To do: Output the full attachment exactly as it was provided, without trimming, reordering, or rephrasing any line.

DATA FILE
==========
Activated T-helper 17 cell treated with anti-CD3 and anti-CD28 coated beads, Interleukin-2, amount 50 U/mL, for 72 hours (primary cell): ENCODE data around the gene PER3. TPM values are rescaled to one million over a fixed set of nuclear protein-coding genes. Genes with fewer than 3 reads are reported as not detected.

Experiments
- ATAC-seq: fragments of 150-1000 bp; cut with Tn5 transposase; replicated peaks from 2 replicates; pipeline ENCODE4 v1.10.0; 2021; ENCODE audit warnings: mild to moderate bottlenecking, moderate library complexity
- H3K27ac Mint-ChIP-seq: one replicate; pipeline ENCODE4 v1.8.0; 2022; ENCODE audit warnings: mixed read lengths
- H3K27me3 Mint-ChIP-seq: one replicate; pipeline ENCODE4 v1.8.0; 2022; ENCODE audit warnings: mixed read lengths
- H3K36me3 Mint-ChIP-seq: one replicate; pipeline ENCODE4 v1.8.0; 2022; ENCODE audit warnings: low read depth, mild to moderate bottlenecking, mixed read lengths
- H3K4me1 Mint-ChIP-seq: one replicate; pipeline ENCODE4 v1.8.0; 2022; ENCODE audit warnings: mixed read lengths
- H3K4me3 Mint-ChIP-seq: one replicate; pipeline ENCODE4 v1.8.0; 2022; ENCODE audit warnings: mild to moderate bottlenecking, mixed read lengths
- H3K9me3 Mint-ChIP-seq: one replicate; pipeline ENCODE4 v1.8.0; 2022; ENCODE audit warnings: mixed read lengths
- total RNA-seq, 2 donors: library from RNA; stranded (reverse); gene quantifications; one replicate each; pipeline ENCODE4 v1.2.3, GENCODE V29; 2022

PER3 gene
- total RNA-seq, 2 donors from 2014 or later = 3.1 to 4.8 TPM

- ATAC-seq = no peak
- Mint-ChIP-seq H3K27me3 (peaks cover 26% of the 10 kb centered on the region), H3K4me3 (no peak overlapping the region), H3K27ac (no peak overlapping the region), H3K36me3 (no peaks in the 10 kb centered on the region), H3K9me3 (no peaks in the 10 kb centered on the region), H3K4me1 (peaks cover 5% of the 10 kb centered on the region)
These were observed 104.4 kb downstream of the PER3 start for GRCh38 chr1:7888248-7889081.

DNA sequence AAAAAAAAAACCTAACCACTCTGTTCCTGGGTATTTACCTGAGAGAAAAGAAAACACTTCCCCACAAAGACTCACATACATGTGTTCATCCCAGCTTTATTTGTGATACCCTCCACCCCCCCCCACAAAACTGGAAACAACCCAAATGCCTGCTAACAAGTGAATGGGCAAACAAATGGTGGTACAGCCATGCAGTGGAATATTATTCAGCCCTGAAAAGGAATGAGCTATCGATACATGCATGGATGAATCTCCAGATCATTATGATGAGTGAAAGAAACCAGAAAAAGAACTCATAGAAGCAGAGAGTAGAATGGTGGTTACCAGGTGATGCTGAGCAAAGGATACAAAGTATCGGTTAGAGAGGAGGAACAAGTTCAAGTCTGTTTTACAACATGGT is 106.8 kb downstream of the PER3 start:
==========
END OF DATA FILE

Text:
Activated T-helper 17 cell treated with anti-CD3 and anti-CD28 coated beads, Interleukin-2, amount 50 U/mL, for 72 hours (primary cell): ENCODE data around the gene PER3. TPM values are rescaled to one million over a fixed set of nuclear protein-coding genes. Genes with fewer than 3 reads are reported as not detected.

Experiments
- ATAC-seq: fragments of 150-1000 bp; cut with Tn5 transposase; replicated peaks from 2 replicates; pipeline ENCODE4 v1.10.0; 2021; ENCODE audit warnings: mild to moderate bottlenecking, moderate library complexity
- H3K27ac Mint-ChIP-seq: one replicate; pipeline ENCODE4 v1.8.0; 2022; ENCODE audit warnings: mixed read lengths
- H3K27me3 Mint-ChIP-seq: one replicate; pipeline ENCODE4 v1.8.0; 2022; ENCODE audit warnings: mixed read lengths
- H3K36me3 Mint-ChIP-seq: one replicate; pipeline ENCODE4 v1.8.0; 2022; ENCODE audit warnings: low read depth, mild to moderate bottlenecking, mixed read lengths
- H3K4me1 Mint-ChIP-seq: one replicate; pipeline ENCODE4 v1.8.0; 2022; ENCODE audit warnings: mixed read lengths
- H3K4me3 Mint-ChIP-seq: one replicate; pipeline ENCODE4 v1.8.0; 2022; ENCODE audit warnings: mild to moderate bottlenecking, mixed read lengths
- H3K9me3 Mint-ChIP-seq: one replicate; pipeline ENCODE4 v1.8.0; 2022; ENCODE audit warnings: mixed read lengths
- total RNA-seq, 2 donors: library from RNA; stranded (reverse); gene quantifications; one replicate each; pipeline ENCODE4 v1.2.3, GENCODE V29; 2022

PER3 gene
- total RNA-seq, 2 donors from 2014 or later = 3.1 to 4.8 TPM

- ATAC-seq = no peak
- Mint-ChIP-seq H3K27me3 (peaks cover 26% of the 10 kb centered on the region), H3K4me3 (no peak overlapping the region), H3K27ac (no peak overlapping the region), H3K36me3 (no peaks in the 10 kb centered on the region), H3K9me3 (no peaks in the 10 kb centered on the region), H3K4me1 (peaks cover 5% of the 10 kb centered on the region)
These were observed 104.4 kb downstream of the PER3 start for GRCh38 chr1:7888248-7889081.

DNA sequence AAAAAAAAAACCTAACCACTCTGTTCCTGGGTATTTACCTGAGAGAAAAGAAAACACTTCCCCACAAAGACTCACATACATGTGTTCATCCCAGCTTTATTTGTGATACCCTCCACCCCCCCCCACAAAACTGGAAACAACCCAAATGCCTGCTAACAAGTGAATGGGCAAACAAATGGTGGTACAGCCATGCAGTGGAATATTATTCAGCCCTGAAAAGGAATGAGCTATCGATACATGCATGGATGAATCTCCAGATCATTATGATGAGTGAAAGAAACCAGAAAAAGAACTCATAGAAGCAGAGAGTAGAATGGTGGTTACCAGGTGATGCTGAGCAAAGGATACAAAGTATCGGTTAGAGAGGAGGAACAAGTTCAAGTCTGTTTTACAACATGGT is 106.8 kb downstream of the PER3 start: